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Why I think a fully voiced PoE:Deadfire is a mistake


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All dialogue in the game is voiced.

 

I am in Neketaka, doing quests. After every cleared dungeon and finished quest, I go and offload the loot to the same few shopkeeps in the market district.

 

Every time I want to sell loot, I will have to hear the same "Good business to you, mahuamana!" line, over and over again. Because the game is fully voiced.

 

All dialogue in the game is voiced.

 

I am walking around the city central square, or in front of the queen's palace. I hear the same beggar, the same cheese vendor, or whatever, spouting the same "Spare a coin!"/"Buy delicious clams!". As I am going to sleep, after having played up to 3AM, I will still hear these voices in my head. Because the game is fully voiced.

 

All dialogue in the game is voiced.

 

I am walking around any settlement in the game, doesn't matter which. Random people are going about their randomly triggering exchanges - "Do you think the weather is improving" - "No, but I heard rumours that the mayor has changed his underpants last week". These conversations are looping every other minute. I keep hearing them every time I pass by those random dudes. After a while, I start avoiding certain streets and NPCs in the area, because I'm sick of death of their repetitive conversations. A feature that was fun in the beginning is now tiresome to hear. Because the game is fully voiced.

 

All dialogue in the game is voiced. Have you started ignoring these last two sentences yet? Why? Reread them again! It's so much fun!

 

I am walking around town. The aforementioned NPCs dialogues kick in. I am hearing them for the Nth time. But suddenly, one of my companions starts his/her own conversation with another one of my companions! Wow, that's gonna be something fun, I want to hear it, shut up annoying NPC dudes! I try to run away into a side street, but oh no, I missed it! Because the game is fully voiced.

 

10/10

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A Custom Editor for Deadfire's Data:
eFoHp9V.png

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There is some truth in what you wrote. But personally I think after suffering through the repetitionsrepetitionsrepetitions... in DOS2 I can also survive them in PoED. Voiced actors make some sense for me, I liked it in DOS2 in the end.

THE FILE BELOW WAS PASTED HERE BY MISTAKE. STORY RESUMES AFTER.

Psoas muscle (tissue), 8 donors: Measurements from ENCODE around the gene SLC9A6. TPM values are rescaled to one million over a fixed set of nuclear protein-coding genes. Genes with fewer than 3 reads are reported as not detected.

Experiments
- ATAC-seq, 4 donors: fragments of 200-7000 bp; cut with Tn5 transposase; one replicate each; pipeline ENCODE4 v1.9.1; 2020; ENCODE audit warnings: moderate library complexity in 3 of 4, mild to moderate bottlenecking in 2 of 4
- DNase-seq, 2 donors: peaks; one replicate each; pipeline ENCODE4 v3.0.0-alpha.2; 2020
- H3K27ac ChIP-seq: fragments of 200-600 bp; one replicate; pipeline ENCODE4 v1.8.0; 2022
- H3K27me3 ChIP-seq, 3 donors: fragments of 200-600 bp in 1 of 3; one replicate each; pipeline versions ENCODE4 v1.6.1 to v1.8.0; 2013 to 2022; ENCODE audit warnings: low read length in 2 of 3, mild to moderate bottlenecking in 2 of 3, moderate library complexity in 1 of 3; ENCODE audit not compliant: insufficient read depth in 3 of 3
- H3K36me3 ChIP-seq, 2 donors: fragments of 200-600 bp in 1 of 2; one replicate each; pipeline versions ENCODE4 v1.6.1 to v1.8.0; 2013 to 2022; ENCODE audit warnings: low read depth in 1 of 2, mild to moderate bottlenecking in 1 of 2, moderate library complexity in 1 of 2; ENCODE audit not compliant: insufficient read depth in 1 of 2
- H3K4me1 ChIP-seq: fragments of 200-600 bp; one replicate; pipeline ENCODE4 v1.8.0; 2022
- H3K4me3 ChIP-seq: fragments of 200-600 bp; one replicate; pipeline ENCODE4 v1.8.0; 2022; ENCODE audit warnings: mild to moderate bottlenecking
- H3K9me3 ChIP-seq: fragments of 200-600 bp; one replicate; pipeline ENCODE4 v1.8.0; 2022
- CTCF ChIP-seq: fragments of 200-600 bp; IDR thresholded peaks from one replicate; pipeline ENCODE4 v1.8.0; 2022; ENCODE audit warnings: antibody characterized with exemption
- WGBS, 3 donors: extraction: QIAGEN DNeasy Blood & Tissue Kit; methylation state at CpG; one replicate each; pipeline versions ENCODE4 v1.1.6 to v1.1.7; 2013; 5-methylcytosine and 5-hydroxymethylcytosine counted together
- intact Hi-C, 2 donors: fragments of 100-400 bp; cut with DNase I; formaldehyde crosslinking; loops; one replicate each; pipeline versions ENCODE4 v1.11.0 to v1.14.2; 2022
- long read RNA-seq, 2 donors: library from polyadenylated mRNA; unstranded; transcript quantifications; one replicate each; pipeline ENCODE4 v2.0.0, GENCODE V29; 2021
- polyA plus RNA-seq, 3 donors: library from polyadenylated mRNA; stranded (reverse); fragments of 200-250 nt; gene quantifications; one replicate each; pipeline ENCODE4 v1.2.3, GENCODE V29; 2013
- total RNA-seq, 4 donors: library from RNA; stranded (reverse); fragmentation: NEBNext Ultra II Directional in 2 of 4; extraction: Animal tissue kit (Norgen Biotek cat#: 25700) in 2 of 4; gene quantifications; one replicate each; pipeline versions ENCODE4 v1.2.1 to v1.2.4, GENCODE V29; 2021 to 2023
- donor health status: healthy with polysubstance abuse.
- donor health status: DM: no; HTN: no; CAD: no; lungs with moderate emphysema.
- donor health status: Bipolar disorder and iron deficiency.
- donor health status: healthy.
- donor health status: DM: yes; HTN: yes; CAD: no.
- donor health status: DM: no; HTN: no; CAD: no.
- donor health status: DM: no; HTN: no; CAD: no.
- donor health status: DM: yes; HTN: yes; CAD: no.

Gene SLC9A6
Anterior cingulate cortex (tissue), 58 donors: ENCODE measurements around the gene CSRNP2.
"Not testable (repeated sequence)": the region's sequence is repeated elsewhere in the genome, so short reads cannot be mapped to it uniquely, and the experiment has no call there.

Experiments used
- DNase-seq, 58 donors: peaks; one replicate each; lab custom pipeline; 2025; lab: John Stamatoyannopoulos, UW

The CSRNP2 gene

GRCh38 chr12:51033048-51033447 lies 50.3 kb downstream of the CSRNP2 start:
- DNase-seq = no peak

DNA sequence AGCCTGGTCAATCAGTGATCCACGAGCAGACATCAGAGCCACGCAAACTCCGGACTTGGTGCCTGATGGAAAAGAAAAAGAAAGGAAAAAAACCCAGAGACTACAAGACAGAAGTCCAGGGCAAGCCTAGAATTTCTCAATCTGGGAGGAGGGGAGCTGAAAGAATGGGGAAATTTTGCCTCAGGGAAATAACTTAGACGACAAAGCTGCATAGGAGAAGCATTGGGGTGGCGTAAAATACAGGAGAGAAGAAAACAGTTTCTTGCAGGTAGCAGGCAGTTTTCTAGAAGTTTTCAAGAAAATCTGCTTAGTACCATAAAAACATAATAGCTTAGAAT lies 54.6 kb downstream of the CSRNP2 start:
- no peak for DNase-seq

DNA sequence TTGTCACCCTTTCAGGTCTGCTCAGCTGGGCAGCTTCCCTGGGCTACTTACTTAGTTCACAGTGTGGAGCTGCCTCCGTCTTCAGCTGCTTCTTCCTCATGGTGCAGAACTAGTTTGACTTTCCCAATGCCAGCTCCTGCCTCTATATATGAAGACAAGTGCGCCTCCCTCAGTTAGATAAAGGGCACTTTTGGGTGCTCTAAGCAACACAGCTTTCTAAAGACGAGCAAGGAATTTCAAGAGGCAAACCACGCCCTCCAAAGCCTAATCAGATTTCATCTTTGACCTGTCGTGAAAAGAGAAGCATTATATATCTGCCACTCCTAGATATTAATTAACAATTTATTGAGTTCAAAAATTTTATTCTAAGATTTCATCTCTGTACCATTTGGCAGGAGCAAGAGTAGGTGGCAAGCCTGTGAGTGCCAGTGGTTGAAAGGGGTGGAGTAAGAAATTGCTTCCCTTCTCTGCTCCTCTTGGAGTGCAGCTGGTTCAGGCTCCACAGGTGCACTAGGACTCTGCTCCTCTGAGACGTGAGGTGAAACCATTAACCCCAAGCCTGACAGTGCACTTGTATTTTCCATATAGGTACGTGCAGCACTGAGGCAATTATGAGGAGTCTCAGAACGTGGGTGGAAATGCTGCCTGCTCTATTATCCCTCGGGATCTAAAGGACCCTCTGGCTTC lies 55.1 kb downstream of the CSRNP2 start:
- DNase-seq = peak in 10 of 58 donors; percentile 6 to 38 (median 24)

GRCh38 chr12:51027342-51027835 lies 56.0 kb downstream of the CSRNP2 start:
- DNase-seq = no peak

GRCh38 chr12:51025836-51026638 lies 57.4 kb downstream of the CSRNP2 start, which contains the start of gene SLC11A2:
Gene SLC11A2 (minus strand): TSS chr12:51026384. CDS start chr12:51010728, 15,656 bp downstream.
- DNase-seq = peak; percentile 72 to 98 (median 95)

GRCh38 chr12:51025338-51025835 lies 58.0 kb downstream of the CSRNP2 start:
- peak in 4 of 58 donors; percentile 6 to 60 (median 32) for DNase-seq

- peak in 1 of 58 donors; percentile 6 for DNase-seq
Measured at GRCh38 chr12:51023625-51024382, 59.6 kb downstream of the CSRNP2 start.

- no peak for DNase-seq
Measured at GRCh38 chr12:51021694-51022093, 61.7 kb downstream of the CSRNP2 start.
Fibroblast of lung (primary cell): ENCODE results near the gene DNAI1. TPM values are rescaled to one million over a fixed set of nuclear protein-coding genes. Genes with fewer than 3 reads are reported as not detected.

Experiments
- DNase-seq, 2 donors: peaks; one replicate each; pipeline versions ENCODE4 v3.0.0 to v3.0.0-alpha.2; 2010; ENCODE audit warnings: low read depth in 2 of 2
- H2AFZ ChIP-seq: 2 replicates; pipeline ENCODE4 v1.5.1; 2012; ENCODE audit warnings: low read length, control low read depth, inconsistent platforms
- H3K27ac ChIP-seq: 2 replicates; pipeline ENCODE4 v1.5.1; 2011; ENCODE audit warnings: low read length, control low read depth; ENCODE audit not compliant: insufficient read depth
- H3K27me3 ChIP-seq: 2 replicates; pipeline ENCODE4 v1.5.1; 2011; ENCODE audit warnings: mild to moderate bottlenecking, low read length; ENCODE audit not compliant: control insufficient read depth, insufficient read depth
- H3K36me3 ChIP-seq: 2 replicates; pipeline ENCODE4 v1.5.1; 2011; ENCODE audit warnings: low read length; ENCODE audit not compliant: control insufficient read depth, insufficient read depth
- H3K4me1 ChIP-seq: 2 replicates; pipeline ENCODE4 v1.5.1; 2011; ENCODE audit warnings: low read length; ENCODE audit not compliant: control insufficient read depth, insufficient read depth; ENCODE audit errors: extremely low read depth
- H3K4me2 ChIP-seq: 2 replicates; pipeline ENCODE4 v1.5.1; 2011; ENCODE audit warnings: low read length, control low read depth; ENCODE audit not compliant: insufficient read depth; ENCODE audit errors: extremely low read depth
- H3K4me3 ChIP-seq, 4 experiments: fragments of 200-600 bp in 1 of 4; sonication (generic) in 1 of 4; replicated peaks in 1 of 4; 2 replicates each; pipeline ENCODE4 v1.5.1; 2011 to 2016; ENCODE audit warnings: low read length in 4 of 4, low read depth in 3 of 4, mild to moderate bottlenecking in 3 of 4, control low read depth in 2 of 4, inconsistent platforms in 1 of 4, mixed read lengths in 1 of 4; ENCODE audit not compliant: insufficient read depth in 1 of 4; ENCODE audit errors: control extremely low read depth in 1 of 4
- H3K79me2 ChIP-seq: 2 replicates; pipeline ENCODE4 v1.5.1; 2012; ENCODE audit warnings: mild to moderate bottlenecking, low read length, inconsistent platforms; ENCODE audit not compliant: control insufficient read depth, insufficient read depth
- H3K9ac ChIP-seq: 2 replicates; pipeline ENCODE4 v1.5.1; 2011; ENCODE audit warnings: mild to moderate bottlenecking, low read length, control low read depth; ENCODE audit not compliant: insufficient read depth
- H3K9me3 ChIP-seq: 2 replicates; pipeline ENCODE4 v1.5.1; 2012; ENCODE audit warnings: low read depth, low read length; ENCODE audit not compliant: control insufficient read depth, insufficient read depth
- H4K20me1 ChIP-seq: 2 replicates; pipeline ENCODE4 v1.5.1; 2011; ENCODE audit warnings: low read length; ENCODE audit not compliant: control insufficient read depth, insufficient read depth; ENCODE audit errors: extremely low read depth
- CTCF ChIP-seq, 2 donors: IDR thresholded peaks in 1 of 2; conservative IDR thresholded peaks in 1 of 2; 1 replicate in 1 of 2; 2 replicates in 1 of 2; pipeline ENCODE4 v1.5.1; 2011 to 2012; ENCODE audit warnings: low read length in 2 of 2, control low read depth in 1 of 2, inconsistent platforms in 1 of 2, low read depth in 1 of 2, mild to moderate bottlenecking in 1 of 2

What would make me reconsider even buying PoED would be voiced narrator story telling which could not be disabled separately.

Edited by geala
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Firstly, you can turn off voice seperately. Do that if you're so annoyed by voices.

 

Secondly, don't become the new "in the infinity engine games" group.

 

Thirdly, whatever the case, it's done and it's not changing. Go back to secondly.

Edited by Sedrefilos
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If POE2 being in this respect like almost every other game on the market then this must be a difficult hobby to enjoy. Most people aren’t bothered by it and prefer full voice acting, so from a financial perspective it can hardly be considered a mistake.

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Firstly, you can turn off voice seperately. Do that if you're so annoyed by voices.

I see you are having difficulty, or pretending that you are, understanding a simple argument.

 

I'll try to make it easy - Disliking full VO is not equal to disliking ALL VO. Got it? This means that turning off ALL VO is not a cure for the annoyance of having FULL VO.

 

Secondly, don't become the new "in the infinity engine games" group.

In the infinity engine games, with their more limited resources VO was handled in an inventive and I think ultimately better way for the player. Two examples:

 

Most NPCs would have a set of voiced lines which were played at random when you initiated dialogue. Although they were not corresponding to the text of the dialogue, they gave you an idea about the NPC, which is ultimately the point in an isometric game where you don't have much animations and can't see the face of the character.

 

Dialogues involving party members would pause the game and take place in the conversation UI, instead of hovering text. I don't know at what point and who in Obsidian got the idea that having hovering text and voiced conversations between party members play out while we are travelling through an area and my camera is on the other end of the map, is very good for my `immurshun` as opposed to having a conversation which pauses the gameplay... but they were wrong.

 

Anyway, let's really skip comparing to the IE games, because the comparisons wouldn't be in your favor. Which you would have known for yourself, if you knew the IE games.

 

Thirdly, whatever the case, it's done and it's not changing.

Slow down, scooter. You are not the authority on what is changing and what isn't.
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A Custom Editor for Deadfire's Data:
eFoHp9V.png

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the problem with full vo is cost.  full vo is, 'ccording to developers, extreme expensive.  fantastic vo can make a good game better, but it can't make a bad game good.  decent vo, on the other hand, is largely forgettable, and is nevertheless costly. there were a couple instances o' nice vo in poe, but fantastic were the exception rather than the rule.  if deadfire vo is similar in quality to poe, it will be similarly hit and miss.  as such, am not thinking full vo improves deafire much and all that money spent on vo coulda' instead been spent on more substantive aspects o' game development.  

 

HA! Good Fun!

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"If there be time to expose through discussion the falsehood and fallacies, to avert the evil by the processes of education, the remedy to be applied is more speech, not enforced silence."Justice Louis Brandeis, Concurring, Whitney v. California, 274 U.S. 357 (1927)